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Am J Psychiatry. 2006 Dec;163(12):2126-33.

Controlled trial of naturalistic dawn simulation and negative air ionization for seasonal affective disorder.

Author information

  • 1Department of Biopsychology, New York State Psychiatric Institute, New York, NY 10032, USA. mt12@columbia.edu

Erratum in

  • Am J Psychiatry. 2007 Mar;164(3):529.

Abstract

OBJECTIVE:

This trial assessed two novel nonpharmaceutical treatments for winter depression-naturalistic dawn simulation and high-density negative air ionization-delivered during the final hours of sleep.

METHOD:

The patients were 99 adults (77 women and 22 men) with the winter seasonal pattern of major depressive disorder (94 cases) and bipolar II disorder (five cases). Five parallel groups received 1) dawn simulation (0.0003-250 lux in the pattern of May 5 at 45 degrees north latitude); 2) a dawn light pulse (13 minutes, 250 lux, with an illuminant dose of 3.25x10(3) lux-minutes matched to the simulated dawn); 3) postawakening bright light (30 minutes, 10,000 lux); 4) negative air ionization at high flow rate (93 minutes, 4.5x10(14 )ions/second); or 5) ionization at low flow rate (93 minutes, 1.7x10(11) ions/second). The symptoms were assessed over 3 weeks with the Structured Interview Guide for the Hamilton Depression Rating Scale-Seasonal Affective Disorder Version.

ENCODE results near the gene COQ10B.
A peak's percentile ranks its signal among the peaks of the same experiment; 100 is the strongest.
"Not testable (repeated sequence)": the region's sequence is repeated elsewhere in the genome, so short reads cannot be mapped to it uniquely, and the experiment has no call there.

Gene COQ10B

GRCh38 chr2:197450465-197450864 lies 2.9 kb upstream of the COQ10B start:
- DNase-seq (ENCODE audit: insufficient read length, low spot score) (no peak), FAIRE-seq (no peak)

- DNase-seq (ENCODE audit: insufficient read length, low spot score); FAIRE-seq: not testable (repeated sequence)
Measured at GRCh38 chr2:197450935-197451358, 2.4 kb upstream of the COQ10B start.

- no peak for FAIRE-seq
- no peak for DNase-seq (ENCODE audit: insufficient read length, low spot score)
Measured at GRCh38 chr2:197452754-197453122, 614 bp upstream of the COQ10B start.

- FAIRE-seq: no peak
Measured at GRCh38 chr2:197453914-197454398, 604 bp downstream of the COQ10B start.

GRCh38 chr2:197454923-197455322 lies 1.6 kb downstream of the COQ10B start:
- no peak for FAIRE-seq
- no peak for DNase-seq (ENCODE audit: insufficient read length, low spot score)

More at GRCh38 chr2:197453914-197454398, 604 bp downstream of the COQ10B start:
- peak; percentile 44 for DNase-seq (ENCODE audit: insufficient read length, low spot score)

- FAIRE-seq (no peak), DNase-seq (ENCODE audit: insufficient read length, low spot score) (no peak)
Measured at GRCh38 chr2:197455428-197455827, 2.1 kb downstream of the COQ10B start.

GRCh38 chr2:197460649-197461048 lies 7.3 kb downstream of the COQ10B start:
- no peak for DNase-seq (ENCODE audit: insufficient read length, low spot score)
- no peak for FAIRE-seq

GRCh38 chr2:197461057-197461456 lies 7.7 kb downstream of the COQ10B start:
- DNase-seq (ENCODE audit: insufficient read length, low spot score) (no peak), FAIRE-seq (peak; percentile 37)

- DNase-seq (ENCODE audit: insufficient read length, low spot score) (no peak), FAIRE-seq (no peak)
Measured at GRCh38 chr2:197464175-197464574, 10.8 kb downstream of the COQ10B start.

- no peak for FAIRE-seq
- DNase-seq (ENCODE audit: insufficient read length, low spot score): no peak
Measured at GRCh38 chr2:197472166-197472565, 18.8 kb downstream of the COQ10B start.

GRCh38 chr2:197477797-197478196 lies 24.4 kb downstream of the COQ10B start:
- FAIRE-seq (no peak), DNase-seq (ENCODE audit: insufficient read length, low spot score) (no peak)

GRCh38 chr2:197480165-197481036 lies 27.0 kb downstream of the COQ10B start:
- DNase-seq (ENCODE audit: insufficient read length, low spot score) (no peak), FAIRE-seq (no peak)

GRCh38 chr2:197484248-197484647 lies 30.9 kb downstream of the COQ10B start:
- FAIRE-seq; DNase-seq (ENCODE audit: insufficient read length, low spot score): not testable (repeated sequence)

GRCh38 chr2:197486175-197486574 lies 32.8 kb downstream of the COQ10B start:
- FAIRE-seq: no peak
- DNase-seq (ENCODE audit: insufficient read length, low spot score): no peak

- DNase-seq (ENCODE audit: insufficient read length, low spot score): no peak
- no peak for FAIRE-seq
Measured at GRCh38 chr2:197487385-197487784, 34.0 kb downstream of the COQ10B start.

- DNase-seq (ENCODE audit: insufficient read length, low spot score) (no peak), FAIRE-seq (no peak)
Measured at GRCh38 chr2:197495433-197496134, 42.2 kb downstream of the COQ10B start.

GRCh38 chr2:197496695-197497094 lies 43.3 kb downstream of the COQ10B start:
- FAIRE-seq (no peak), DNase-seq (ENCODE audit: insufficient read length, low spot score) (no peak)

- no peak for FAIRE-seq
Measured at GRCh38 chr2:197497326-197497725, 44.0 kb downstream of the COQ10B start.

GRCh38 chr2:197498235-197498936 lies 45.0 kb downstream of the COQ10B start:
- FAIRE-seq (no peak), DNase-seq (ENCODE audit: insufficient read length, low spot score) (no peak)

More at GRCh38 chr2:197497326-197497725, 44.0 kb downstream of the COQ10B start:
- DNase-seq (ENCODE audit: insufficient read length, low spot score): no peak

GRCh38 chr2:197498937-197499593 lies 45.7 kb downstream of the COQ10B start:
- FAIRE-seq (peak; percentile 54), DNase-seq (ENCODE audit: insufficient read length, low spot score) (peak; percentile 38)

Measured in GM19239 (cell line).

RESULTS:

Posttreatment improvement results were bright light, 57.1%; dawn simulation, 49.5%; dawn pulse, 42.7%; high-density ions, 47.9%; and low-density ions, 22.7% (significantly lower than the others). Contrary to the authors' hypothesis, analysis of variance failed to find superiority of dawn simulation to the dawn pulse or bright light. However, the dawn pulse led to a pattern of residual or exacerbated depressive symptoms similar to those seen in low-density ion nonresponders.

CONCLUSIONS:

Naturalistic dawn simulation and high-density ionization are active antidepressants that do not require the effort of postawakening bright light therapy. They can be considered candidate alternatives to bright light or medication.

PMID:
17151164
[PubMed - indexed for MEDLINE]
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